You Can't Lose The Travelmate Autonomous Suitcase - It Follows You
The Travelmate is an autonomous suitcase that follows its owner around like, well, like a puppy.
Travelmate is the first true fully autonomous suitcase. It works seamlessly in crowds, doesn't require any extra peripherals and you can buy it at a starting price of 399$. Travelmate integrates with your smartphone to accomplish complex tasks that no other suitcase can do. It can move vertically or horizontally with ease. You can put more items or perhaps another suitcase on top of Travelmate when it is traveling autonomously in horizontal mode. Travelmate navigates large crowds and is able to recognize and avoid objects as needed. As you can see in the video above, our suitcase is not just a concept – it is a real working model and all of the features demonstrated already work on the Travelmate autonomous robotic suitcase.
Travelmate has a battery life of 4 hours when in full autonomous mode and up to 100 hours in stand by mode (meaning when you are using it like a normal suitcase). The electric motor and internal components that enable autonomous functionality take up almost no space in the suitcase, accounting for less than 5% of the suitcase's volume.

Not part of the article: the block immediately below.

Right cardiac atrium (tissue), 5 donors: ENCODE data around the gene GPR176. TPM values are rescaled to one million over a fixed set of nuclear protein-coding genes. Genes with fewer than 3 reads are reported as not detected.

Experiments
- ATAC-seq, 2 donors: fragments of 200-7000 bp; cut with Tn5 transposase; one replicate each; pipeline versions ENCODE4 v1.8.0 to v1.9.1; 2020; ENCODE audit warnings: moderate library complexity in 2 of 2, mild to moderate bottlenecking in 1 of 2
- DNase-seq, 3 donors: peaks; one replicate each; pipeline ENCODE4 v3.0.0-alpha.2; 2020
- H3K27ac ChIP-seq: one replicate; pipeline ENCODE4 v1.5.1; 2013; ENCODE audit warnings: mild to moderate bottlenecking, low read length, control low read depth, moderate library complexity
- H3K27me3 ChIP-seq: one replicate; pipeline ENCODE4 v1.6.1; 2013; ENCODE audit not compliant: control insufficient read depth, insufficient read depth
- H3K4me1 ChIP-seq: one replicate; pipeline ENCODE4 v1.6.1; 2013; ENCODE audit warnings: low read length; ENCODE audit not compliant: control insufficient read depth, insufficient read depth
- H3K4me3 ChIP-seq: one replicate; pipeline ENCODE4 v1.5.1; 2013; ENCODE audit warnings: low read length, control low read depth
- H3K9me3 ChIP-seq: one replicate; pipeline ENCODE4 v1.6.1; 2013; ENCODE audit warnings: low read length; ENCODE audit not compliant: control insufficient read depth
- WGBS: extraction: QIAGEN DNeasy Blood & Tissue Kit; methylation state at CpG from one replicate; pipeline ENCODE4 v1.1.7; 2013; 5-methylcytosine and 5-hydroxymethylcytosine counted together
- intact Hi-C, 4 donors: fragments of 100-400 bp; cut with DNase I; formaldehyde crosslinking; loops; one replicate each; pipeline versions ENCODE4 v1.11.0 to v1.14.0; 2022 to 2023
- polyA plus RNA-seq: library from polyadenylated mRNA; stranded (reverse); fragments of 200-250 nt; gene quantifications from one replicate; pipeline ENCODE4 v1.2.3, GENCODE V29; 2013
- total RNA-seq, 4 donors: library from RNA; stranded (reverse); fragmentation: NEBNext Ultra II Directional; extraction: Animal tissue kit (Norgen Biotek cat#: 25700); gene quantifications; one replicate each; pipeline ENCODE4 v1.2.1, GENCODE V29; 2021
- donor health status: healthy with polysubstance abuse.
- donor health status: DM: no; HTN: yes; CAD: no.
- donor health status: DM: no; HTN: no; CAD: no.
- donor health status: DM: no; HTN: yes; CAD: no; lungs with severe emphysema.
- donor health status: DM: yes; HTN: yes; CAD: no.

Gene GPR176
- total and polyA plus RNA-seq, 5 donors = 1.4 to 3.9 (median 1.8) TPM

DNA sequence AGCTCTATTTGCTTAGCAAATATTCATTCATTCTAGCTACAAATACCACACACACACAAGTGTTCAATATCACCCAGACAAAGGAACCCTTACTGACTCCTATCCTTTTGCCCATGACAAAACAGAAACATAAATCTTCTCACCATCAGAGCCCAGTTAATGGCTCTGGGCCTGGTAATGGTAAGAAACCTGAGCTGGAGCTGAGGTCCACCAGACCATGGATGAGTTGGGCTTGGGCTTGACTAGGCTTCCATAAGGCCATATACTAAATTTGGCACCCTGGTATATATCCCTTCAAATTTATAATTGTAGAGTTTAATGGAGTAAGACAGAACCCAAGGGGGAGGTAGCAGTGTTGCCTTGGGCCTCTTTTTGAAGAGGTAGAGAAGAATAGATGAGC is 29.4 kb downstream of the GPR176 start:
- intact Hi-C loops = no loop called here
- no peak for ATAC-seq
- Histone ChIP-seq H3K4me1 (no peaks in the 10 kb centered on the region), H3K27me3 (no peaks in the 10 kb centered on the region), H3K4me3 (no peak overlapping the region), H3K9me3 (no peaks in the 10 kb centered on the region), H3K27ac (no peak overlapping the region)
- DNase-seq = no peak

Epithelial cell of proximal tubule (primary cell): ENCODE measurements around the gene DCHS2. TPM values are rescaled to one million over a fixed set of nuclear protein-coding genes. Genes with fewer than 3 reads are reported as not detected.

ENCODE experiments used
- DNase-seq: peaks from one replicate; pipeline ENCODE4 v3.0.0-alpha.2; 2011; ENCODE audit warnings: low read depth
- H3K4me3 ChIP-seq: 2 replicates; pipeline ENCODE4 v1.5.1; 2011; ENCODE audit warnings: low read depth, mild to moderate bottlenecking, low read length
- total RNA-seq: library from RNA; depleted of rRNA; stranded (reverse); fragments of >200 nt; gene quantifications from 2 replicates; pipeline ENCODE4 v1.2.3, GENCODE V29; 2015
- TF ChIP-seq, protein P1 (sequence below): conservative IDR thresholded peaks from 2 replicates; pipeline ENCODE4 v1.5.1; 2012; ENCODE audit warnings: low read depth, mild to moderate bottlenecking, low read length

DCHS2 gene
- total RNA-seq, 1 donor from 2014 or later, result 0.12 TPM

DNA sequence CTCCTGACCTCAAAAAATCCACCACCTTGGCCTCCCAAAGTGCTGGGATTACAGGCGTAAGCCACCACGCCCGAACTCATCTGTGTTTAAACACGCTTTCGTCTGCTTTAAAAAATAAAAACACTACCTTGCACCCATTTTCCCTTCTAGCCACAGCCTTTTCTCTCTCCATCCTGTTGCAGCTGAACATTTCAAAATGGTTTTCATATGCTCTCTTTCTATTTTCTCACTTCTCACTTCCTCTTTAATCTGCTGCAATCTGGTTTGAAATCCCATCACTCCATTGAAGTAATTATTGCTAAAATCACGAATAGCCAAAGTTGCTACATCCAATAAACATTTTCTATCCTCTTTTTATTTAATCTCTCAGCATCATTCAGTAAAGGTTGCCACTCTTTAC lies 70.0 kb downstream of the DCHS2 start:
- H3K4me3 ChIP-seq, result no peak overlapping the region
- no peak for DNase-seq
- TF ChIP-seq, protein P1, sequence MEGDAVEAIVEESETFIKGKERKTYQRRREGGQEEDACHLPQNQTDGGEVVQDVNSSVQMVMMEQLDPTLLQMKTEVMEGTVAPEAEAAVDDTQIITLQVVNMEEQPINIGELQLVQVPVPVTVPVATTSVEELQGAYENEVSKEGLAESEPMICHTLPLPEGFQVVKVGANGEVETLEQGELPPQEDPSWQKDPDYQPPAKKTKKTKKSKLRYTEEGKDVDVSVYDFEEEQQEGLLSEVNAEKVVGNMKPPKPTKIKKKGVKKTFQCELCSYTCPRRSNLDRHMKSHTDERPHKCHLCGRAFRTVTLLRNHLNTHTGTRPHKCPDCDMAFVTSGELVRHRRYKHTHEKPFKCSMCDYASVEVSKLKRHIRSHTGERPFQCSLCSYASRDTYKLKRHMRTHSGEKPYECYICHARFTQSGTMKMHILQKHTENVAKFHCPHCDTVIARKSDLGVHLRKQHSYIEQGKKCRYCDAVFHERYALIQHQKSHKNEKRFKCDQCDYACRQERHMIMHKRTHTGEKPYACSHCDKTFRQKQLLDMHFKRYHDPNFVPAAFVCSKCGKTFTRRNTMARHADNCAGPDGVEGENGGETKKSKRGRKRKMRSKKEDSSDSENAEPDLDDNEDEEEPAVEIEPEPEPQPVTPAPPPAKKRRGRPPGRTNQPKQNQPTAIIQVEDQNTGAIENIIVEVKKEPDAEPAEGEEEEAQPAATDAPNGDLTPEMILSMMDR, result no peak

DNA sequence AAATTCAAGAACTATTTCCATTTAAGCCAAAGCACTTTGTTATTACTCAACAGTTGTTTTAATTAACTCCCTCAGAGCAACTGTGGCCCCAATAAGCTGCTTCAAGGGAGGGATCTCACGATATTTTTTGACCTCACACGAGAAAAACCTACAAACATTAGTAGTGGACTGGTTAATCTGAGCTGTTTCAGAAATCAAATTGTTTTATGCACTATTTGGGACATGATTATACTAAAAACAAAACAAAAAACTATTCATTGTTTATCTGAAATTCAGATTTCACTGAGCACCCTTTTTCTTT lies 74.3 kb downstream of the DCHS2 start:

Science fiction readers know that John Brunner nailed this one in his 1975 novel Shockwave Rider - he called it the auto porter:
...he nabbed an autoporter and - after consulting the illuminated fee table on its flank - credded the minimum: $35 for an hour's service...
From now until his credit expired the machine would carry his bag in its soft plastic jaws and follow him as faithfully as a well-trained hound, which indeed it resembled, down to the whimper it was programmed to utter at the 55-minute mark, and the howl at 58...
(Read more about Brunner's autoporter)
Here's another example more in the fantasy realm from Color of Magic by Terry Pratchett:
The massive wooden chest, which he had last seen rest solidly on the quayside, was following on its master's heels with a gentle rocking gait. Slowly, in case a sudden movement on his part might break his fragile control over his own legs, Hugh bent slightly so that he could see under the chest.
There were lots of little legs.
(Read more about Luggage)